Rachelle: I could say that there are many people who are working on the project that have been working together in other aspects of LIGHTest to be put together. But it’s not a direct successor of a previous project to my understanding.
Alberto: There are some related projects – that is not effectively an extension of a previous one. So the foreground of the project came from a related one. So that is not a second part, let’s say.
Oscar: Right. OK. Please tell us what is LIGHTest all about.
Rachelle: Well, basically these last three years we’ve had the goal of developing a tool that would help to [automate] the verification and translation of different trust schemes and other trust services components. I wanted to make sure, like Alberto already said, that it could be used globally, which is part of the reason why we chose to incorporate the DNS.
However, the DNS is basically only used as a search function. So don’t worry so much, security people out there. We’re not storing anything on the DNS. Basically a search function to find these different trust schemes or components, our trust lists to be able to verify or translate these documents. From a more general perspective, it’s basically a tool that helps verify certified documents that are under a new trust scheme format.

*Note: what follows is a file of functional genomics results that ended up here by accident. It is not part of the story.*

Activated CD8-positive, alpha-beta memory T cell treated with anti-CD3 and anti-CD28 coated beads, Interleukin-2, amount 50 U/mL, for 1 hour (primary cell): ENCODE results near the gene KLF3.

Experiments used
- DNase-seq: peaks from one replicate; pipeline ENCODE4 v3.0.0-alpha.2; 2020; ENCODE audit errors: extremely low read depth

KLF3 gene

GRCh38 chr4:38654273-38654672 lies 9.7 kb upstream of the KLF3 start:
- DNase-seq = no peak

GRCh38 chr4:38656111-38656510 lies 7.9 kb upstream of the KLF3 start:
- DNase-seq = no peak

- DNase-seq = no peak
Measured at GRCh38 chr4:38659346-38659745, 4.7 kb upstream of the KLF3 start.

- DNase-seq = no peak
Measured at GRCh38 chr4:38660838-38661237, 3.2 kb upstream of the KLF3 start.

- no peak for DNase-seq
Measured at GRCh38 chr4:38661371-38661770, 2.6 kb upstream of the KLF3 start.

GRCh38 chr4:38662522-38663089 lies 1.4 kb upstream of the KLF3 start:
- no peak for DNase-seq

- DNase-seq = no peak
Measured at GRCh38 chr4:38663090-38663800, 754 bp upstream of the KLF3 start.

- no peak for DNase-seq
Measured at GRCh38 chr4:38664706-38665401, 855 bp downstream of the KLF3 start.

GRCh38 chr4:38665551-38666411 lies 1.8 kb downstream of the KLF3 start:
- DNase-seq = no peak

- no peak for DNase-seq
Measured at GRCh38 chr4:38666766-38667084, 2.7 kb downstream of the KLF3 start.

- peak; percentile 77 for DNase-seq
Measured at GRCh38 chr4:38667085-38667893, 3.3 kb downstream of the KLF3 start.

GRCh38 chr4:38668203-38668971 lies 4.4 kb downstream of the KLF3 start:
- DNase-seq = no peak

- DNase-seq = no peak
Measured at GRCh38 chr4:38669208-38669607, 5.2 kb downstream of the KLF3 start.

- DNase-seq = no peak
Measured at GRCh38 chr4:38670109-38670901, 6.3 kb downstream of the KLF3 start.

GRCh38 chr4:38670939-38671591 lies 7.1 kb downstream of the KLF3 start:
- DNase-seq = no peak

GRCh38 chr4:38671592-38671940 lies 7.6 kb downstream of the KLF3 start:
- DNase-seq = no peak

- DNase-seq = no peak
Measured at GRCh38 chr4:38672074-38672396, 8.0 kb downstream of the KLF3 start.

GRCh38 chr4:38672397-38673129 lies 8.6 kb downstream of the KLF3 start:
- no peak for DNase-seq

Oscar: So it’s a tool in the sense that end users can use but it’s also an infrastructure that has to be maintained by some- by a number of organisations, correct?
Rachelle: The goal of the project was to basically come up with two different pilots or prototypes to how this kind of infrastructure could work, which we have successfully done. That’s always an achievement of a research project.
However, the integration of the tool is largely used from the backend to make these kind of verification processes more efficient and to be able to have more options of trust schemes, because right now there’s not another tool that is automatically verifying these trust schemes.